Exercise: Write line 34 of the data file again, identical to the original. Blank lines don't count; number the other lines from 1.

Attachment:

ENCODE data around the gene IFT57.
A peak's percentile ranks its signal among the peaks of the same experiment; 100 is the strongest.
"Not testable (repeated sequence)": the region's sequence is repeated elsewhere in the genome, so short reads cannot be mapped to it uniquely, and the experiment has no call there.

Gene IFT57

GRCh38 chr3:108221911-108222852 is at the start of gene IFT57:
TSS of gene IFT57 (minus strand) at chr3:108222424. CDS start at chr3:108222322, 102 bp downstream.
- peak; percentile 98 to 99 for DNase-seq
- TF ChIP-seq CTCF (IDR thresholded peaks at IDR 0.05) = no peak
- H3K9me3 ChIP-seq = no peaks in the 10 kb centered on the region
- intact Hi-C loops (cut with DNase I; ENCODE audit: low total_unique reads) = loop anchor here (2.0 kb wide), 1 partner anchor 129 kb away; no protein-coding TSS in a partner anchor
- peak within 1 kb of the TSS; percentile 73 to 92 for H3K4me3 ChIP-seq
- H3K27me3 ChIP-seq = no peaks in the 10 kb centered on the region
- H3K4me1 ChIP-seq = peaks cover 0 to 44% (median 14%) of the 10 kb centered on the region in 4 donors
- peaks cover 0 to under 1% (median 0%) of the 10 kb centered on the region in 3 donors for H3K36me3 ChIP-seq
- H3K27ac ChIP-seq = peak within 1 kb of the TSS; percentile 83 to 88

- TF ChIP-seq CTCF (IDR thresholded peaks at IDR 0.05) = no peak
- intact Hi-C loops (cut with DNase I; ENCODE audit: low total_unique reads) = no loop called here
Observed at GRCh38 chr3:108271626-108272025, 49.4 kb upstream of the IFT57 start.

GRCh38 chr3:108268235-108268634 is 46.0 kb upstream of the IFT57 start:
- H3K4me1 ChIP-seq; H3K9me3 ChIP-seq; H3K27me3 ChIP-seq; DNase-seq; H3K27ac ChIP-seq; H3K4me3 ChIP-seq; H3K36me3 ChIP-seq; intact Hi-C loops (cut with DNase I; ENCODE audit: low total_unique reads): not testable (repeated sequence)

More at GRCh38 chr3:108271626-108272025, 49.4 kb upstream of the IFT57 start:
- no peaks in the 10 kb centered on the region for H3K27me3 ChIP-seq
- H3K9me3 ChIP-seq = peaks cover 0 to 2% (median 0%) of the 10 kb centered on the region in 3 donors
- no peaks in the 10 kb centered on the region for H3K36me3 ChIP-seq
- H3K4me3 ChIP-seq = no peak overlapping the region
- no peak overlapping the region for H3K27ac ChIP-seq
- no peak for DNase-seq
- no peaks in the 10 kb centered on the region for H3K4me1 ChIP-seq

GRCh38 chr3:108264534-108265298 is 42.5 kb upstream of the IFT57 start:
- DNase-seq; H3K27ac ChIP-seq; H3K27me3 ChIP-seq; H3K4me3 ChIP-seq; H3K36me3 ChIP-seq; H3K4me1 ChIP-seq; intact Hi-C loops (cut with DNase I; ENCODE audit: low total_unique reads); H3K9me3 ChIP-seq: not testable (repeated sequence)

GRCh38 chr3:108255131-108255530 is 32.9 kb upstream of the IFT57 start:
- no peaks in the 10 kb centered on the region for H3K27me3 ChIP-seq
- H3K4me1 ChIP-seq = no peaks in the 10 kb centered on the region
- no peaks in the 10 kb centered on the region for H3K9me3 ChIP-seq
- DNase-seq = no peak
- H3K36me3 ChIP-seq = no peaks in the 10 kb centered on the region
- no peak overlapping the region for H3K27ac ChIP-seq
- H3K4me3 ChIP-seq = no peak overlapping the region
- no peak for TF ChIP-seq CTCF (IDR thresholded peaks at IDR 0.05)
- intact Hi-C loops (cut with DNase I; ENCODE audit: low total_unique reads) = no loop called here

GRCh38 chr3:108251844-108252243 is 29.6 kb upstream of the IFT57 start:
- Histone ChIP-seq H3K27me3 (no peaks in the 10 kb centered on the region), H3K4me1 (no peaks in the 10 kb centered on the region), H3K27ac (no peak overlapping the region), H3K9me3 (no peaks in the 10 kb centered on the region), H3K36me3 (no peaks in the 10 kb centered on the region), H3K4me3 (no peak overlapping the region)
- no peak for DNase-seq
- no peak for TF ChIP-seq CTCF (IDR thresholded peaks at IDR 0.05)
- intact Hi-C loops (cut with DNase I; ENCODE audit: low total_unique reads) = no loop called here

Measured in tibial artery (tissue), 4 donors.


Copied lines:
- no peaks in the 10 kb centered on the region for H3K9me3 ChIP-seq